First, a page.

Toxoplasma gondii - Wikipedia, the free encyclopedia
Found worldwide, T. gondii is capable of infecting virtually all warm-blooded animals. In humans, it is one of the most common parasites; serological studies estimate that up to a third of the global population has been exposed to and may be chronically infected with T. gondii, although infection rates differ significantly from country to country. Although mild, flu-like symptoms occasionally occur during the first few weeks following exposure, infection with T. gondii generally produces no symptoms in healthy human adults. However, in infants, HIV/AIDS patients, and others with weakened immunity, infection can cause serious and occasionally fatal illness (toxoplasmosis).
Infection in humans and other warm-blooded animals can occur
- by consuming raw or undercooked meat containing T. gondii tissue cysts
- by ingesting water, soil, vegetables, or anything contaminated with oocysts shed in the feces of an infected animal
- from a blood transfusion or organ transplant
- or transplacental transmission from mother to fetus, particularly when T. gondii is contracted during pregnancy
Although T. gondii can infect, be transmitted by, and asexually reproduce within humans and virtually all other warm-blooded animals, the parasite can sexually reproduce only within the intestines of members of the cat family (felids). Felids are therefore defined as the definitive hosts of T. gondii, with all other hosts defined as intermediate hosts.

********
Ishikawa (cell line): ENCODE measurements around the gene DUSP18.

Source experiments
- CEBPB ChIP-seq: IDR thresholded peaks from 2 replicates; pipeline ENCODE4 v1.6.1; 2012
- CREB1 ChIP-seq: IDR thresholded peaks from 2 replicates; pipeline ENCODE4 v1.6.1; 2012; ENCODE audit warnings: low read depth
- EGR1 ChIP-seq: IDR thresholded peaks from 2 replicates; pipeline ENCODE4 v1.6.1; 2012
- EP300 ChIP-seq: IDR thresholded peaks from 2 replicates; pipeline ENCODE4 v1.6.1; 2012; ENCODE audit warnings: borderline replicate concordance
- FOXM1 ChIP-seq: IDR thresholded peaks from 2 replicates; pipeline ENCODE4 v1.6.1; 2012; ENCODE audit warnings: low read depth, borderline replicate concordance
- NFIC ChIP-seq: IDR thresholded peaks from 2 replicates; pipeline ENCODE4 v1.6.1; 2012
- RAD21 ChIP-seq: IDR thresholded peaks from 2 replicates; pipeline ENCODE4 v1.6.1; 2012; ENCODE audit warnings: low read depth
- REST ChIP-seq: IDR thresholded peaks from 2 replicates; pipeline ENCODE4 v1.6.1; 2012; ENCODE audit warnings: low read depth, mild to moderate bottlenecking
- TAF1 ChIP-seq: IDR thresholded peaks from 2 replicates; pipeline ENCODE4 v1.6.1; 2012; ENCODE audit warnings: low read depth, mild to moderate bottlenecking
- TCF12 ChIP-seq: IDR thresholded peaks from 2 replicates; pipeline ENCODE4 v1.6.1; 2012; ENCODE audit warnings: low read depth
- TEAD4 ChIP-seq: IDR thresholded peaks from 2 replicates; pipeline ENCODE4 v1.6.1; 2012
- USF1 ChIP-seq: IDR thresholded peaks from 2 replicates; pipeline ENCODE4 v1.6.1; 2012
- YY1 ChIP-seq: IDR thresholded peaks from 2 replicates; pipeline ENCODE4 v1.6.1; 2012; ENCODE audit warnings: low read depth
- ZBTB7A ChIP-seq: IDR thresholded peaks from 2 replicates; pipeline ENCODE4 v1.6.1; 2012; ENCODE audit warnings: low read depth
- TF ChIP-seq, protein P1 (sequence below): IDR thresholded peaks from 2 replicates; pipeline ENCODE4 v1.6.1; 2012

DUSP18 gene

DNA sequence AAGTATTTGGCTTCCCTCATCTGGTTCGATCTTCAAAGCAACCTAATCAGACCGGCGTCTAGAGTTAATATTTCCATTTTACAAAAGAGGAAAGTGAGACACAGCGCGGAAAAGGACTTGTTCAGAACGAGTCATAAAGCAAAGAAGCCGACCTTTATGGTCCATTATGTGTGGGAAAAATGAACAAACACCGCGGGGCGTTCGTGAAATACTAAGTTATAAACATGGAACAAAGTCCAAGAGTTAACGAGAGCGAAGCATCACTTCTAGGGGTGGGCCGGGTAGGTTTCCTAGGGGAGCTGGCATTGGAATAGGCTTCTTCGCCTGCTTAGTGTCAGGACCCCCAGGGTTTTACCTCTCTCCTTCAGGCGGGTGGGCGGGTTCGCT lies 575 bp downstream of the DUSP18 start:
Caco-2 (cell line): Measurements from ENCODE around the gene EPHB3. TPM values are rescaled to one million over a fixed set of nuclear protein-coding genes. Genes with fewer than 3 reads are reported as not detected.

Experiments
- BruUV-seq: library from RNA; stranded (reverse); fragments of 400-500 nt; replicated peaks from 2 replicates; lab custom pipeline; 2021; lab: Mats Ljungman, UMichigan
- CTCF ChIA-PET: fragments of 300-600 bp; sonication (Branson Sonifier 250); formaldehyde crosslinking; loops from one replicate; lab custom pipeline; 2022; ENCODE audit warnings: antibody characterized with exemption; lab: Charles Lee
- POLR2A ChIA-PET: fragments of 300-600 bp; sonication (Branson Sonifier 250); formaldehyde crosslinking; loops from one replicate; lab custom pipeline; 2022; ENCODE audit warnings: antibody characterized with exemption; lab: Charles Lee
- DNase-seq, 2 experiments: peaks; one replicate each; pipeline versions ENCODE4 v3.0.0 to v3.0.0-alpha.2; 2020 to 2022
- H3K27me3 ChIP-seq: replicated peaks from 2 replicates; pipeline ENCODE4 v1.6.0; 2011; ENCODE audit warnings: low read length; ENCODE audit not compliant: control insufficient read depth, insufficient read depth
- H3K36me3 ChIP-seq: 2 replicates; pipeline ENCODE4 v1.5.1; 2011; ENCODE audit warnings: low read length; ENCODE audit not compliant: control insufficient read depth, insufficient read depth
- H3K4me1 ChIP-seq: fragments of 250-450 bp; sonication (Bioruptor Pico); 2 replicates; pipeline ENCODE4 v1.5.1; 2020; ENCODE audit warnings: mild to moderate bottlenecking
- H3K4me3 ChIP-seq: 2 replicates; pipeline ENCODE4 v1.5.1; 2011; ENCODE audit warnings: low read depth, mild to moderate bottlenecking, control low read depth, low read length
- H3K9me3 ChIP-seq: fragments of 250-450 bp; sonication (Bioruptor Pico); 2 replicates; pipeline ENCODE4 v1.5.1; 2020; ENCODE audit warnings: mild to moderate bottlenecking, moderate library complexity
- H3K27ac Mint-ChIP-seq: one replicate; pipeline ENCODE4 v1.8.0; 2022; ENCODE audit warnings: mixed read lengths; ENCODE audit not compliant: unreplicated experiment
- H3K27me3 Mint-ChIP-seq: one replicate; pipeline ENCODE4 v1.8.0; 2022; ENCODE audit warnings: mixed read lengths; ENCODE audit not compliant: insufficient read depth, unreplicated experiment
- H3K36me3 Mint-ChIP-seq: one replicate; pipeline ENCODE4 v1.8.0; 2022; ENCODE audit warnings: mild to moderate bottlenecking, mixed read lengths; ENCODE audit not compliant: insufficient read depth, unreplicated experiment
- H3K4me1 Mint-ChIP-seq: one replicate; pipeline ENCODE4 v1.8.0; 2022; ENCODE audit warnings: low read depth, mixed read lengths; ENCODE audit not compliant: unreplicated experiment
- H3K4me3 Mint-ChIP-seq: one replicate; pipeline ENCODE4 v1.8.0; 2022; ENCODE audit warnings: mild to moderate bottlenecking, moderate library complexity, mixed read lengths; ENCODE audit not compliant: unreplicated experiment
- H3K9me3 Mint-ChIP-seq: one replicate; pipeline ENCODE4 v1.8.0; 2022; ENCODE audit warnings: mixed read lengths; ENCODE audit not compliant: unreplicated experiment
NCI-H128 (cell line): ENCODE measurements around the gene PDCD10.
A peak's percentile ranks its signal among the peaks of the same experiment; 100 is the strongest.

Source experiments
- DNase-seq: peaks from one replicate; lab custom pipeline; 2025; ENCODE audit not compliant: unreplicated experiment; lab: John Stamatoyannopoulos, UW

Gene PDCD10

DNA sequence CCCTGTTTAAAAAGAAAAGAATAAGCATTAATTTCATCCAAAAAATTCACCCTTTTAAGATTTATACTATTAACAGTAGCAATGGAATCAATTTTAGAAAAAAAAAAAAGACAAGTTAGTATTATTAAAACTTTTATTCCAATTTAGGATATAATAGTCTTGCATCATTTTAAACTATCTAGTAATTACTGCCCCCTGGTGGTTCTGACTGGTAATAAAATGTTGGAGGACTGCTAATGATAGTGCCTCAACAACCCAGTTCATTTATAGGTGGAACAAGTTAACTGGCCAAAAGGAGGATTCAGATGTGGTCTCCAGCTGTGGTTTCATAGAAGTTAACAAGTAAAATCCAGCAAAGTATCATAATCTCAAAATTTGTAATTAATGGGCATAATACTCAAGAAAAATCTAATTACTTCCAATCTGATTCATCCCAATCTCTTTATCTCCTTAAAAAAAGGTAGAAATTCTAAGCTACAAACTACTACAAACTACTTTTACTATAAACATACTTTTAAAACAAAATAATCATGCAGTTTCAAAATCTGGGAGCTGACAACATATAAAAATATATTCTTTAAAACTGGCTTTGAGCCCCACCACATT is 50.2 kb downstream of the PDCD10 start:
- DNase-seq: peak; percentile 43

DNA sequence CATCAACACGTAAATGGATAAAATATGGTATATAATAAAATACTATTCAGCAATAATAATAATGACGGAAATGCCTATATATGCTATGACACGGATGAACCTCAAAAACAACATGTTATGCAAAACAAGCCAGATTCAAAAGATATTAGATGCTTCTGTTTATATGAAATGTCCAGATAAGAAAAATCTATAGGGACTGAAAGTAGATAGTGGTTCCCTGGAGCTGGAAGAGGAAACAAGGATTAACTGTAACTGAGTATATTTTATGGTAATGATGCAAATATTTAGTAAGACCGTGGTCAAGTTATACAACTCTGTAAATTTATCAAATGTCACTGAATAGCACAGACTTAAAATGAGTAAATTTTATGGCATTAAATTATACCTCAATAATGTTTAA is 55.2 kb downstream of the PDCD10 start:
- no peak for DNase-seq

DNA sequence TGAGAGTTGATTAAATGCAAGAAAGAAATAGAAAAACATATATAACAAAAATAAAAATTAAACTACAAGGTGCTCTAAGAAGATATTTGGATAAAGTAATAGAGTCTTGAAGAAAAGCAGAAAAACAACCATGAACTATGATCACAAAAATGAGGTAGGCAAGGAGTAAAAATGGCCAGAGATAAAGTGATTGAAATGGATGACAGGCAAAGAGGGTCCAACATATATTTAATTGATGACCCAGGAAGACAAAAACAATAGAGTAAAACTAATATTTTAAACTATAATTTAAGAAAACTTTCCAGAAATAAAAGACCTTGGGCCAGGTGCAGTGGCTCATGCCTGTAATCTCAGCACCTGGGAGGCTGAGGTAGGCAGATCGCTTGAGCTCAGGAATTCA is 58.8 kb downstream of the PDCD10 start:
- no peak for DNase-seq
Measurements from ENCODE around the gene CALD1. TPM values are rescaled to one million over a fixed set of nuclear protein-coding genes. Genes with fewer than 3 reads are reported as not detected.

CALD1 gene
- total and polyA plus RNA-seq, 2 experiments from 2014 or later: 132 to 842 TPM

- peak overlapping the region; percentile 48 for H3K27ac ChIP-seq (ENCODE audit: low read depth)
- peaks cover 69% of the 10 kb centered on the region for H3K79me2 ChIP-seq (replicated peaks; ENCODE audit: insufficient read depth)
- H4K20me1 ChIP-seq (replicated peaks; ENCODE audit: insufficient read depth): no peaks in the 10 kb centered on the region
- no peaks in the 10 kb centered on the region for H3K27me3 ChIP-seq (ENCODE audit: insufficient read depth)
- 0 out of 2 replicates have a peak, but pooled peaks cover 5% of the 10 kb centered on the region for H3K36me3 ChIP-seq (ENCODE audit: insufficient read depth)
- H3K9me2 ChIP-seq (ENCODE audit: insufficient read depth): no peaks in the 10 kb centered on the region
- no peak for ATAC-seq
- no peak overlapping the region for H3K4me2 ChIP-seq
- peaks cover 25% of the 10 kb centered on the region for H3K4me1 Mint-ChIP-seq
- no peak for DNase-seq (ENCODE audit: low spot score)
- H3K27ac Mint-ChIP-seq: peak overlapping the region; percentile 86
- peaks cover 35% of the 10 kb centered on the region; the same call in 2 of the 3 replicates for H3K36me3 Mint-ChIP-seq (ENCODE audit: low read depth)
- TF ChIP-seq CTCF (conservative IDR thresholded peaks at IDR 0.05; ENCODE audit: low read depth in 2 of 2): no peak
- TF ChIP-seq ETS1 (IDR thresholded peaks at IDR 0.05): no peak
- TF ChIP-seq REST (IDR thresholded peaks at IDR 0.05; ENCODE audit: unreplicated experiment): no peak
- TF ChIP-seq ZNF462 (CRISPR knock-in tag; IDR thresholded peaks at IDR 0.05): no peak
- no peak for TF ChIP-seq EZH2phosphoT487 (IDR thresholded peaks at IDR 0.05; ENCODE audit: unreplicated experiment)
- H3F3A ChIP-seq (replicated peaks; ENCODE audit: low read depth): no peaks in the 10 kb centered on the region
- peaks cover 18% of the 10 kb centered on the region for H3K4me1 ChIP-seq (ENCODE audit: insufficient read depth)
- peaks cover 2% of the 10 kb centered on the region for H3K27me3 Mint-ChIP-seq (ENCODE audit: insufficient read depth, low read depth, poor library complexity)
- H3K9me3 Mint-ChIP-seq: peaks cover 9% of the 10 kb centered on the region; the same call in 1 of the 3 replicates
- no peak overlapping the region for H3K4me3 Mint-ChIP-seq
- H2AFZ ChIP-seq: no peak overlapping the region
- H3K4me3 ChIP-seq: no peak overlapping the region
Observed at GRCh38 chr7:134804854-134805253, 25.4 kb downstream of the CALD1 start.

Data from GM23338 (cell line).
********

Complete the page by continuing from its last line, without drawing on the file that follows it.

T. gondii has been shown to alter the behavior of infected rodents in ways thought to increase the rodents' chances of being preyed upon by cats. Because cats are the only hosts within which T. gondiican sexually reproduce to complete and begin its lifecycle, such behavioral manipulations are thought to be evolutionary adaptations to increase the parasite's reproductive success, in one of the manifestations the evolutionary biologist Richard Dawkins attributes to the "extended phenotype". Although numerous hypotheses exist and are being investigated, the mechanism of T. gondii–induced behavioral changes in rodents remains unknown.
A number of studies have suggested subtle behavioral or personality changes may occur in infected humans, and infection with the parasite has recently been associated with a number of neurological disorders, particularly schizophrenia. However, evidence for causal relationships remains limited.
No one has provided updates yet.